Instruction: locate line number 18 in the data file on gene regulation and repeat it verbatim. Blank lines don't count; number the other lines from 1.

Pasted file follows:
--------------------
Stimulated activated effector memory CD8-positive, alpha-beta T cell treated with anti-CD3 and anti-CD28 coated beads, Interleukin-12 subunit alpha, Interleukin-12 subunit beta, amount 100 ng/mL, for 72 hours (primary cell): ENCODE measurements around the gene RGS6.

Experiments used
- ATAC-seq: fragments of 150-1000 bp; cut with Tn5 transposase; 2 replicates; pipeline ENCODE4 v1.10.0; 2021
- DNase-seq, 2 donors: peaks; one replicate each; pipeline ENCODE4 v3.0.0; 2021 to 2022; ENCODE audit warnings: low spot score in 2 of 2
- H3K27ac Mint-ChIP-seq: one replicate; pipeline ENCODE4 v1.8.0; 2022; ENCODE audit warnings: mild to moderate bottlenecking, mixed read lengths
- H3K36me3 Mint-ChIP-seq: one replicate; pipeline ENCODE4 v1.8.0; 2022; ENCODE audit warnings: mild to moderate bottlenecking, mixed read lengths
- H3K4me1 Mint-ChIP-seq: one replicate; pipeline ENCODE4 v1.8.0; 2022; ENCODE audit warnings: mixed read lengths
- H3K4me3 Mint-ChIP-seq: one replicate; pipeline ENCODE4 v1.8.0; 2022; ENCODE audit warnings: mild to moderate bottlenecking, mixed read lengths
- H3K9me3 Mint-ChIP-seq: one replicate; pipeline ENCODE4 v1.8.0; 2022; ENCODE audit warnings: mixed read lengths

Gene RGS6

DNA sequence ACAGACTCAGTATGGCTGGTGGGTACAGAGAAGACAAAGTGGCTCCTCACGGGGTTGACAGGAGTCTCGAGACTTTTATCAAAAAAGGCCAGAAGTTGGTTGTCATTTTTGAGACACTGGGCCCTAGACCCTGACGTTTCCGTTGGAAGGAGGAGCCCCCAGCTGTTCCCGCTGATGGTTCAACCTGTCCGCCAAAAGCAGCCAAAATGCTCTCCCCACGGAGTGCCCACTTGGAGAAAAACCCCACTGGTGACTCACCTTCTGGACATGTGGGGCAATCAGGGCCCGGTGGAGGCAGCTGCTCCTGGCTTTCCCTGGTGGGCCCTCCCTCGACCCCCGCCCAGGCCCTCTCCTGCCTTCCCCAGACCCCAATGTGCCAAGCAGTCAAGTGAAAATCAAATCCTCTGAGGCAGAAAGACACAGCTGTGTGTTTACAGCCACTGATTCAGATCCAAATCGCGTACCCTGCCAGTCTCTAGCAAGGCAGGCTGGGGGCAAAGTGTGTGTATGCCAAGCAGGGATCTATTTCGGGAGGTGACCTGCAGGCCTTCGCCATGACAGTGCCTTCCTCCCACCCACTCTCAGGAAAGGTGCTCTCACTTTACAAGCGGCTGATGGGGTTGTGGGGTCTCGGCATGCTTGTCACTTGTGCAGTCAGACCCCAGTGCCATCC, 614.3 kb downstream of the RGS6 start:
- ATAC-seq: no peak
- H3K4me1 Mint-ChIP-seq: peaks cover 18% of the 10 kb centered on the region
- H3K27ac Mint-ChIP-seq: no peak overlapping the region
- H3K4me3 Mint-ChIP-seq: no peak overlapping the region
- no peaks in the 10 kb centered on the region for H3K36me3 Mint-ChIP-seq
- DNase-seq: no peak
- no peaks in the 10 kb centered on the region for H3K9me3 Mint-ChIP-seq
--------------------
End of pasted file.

- no peaks in the 10 kb centered on the region for H3K9me3 Mint-ChIP-seq